Prior authorization is recommended. To authorize, call Blue Cross and Blue Shield of Montana (BCBSMT) Customer Service at 1-800-447-7828 or fax your request to the Medical Review Department at 406-441-4624. A retrospective review will be performed if services are not prior authorized.
BCBSMT considers scintigraphic imaging of the lower extremities for screening asymptomatic patients at risk of acute deep venous thrombus experimental, investigational and unproven.
Federal mandate prohibits denial of any drug, device or biological product fully approved by the FDA as investigational for the Federal Employee Program (FEP). In these instances coverage of these FDA-approved technologies are reviewed on the basis of medical necessity alone.
The purpose of medical policy is to guide coverage decisions and is not intended to influence treatment decisions. Providers are expected to make treatment decisions based on their medical judgment. BCBSMT recognizes the rapidly changing nature of technological development and welcomes provider feedback on all medical policies.
When using this policy to determine whether a service, supply or device will be covered, please note that member contract language will take precedence over medical policy when there is a conflict.
The following data are based on the package insert of AcuTect.
Two multicenter clinical studies included 243 patients with signs and symptoms of acute thrombus who underwent evaluation with scintigraphic imaging compared with contrast venography, considered the gold standard. The primary outcome of the studies was agreement between the interpretations of the blindly read scintigraphic and contrast venography studies. The criterion for efficacy end point was pre-set at 75% agreement, with the lower limit of the 95% confidence interval being 60%. This agreement rate took into account the blind read variability of venography due to the adverse impact of the reader being blinded to the clinical information on the patient. The agreement rate between the results of scintigraphy versus venography met this criterion.
It should be noted that the FDA-labeled indications are limited to symptomatic patients, and the data presented to the FDA focused on symptomatic patients. There are no data regarding the use of scintigraphic imaging in asymptomatic patients. Asymptomatic patients may represent a large percentage of patients undergoing imaging for DVT as a “rule out” test. For example, prior to hospital discharge after orthopedic procedures such as arthroplasties, many asymptomatic patients may undergo Doppler ultrasonography to rule out the presence of a thrombus. Data regarding this application of the scintigraphic imaging have not been published. The FDA labeling also states “How negative AcuTect images should be used in the diagnostic evaluation or therapeutic management of patients with suspected acute venous thrombosis has not been studied.”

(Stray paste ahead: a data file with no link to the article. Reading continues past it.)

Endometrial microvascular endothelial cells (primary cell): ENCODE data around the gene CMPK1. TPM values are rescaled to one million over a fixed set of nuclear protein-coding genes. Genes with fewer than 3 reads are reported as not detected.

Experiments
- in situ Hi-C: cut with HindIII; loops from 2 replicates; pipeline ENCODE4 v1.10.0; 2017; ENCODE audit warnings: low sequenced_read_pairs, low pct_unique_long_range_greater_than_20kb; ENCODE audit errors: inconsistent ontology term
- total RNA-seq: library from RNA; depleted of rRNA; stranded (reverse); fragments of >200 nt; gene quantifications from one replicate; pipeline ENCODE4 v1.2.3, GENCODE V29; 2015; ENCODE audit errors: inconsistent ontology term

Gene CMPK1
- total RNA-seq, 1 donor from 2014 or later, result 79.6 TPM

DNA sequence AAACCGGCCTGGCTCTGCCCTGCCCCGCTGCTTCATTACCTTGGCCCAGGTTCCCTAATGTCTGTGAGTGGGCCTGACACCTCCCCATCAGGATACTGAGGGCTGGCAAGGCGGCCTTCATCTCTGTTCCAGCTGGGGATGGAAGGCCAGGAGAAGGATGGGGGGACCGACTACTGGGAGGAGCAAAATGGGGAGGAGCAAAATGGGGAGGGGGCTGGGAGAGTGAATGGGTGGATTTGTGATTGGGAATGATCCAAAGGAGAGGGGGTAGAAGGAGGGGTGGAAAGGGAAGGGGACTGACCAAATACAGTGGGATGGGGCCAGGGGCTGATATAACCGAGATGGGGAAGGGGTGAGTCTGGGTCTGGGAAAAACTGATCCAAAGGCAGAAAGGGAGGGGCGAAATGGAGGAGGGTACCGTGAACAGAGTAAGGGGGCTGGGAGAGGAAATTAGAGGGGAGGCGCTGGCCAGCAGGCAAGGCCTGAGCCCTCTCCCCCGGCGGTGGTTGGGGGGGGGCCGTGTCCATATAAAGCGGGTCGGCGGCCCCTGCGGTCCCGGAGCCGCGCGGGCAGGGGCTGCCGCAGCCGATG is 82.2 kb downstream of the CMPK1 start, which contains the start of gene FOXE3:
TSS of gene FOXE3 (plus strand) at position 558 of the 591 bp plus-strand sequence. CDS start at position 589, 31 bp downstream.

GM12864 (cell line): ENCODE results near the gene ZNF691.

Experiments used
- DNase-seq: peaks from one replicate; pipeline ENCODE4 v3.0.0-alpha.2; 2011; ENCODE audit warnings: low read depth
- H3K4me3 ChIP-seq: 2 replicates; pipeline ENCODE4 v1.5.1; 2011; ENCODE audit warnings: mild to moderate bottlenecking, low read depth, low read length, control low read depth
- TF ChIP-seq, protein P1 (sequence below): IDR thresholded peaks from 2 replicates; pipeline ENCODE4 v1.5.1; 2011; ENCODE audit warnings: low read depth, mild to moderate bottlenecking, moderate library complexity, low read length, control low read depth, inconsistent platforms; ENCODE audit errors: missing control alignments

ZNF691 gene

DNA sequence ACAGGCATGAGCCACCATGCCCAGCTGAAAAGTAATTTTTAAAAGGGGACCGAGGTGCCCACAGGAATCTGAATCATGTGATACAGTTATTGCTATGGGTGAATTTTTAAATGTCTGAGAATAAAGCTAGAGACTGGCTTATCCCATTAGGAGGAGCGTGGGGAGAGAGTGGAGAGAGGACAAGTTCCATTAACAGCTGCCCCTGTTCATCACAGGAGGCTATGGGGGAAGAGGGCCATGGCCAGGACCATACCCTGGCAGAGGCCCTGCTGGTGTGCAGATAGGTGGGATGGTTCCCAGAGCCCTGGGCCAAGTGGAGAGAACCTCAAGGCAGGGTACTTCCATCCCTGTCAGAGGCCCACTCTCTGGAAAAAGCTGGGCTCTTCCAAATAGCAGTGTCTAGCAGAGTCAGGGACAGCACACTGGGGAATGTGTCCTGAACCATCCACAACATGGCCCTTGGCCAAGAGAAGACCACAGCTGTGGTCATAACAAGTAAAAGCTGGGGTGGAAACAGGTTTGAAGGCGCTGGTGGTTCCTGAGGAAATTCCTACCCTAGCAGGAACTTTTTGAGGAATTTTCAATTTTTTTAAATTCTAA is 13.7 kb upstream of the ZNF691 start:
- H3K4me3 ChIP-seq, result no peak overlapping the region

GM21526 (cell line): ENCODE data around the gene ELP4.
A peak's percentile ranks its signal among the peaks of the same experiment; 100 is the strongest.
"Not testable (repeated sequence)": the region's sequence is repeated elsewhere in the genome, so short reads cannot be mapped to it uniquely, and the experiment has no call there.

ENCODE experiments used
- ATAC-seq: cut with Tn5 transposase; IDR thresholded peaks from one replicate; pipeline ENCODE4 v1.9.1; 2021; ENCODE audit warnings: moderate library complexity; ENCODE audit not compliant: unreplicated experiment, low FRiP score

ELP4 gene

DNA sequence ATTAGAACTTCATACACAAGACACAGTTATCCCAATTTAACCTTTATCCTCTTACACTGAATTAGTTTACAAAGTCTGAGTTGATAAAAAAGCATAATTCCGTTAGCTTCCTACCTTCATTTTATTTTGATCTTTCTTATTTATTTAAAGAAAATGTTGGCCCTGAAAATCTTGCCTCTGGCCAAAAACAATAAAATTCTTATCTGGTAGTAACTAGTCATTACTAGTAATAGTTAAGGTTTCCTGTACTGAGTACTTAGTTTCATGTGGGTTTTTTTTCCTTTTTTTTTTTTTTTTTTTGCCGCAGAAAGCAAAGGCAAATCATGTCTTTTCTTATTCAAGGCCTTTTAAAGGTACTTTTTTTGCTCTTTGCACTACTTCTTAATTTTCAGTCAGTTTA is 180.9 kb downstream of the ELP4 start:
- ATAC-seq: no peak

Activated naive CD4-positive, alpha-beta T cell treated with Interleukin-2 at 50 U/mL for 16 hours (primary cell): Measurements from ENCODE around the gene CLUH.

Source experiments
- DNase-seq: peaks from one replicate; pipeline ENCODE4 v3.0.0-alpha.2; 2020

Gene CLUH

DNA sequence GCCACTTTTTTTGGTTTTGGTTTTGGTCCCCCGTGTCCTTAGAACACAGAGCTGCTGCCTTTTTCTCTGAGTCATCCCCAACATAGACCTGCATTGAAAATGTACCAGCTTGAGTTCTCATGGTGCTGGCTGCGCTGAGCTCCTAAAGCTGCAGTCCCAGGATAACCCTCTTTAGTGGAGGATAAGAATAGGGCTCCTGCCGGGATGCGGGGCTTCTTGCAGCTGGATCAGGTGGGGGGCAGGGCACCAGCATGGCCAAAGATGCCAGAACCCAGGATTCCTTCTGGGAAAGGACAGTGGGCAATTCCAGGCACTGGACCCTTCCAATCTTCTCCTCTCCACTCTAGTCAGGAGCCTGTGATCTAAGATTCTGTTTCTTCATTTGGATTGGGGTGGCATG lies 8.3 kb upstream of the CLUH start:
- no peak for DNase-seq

In addition, no data are available regarding the diagnostic performance of scintigraphic imaging compared with Duplex ultrasonography; a more commonly used diagnostic technique than contrast venography. Therefore, it is not known whether the evaluation of DVT is improved by routinely performing both ultrasonography and scintigraphic imaging. Some imaging protocols suggest the use of scintigraphic imaging in the setting of indeterminate or nondiagnostic ultrasonography in symptomatic patients.
A search of the MEDLINE Database through (2002 through September 2006) identified no new clinical trials that would alter the conclusions reached above.
Disclaimer for coding information on Medical Policies
Procedure and diagnosis codes on Medical Policy documents are included only as a general reference tool for each policy. They may not be all-inclusive.
The presence or absence of procedure, service, supply, device or diagnosis codes in a Medical Policy document has no relevance for determination of benefit coverage for members or reimbursement for providers. Only the written coverage position in a medical policy should be used for such determinations.
Benefit coverage determinations based on written Medical Policy coverage positions must include review of the member’s benefit contract or Summary Plan Description (SPD) for defined coverage vs. non-coverage, benefit exclusions, and benefit limitations such as dollar or duration caps.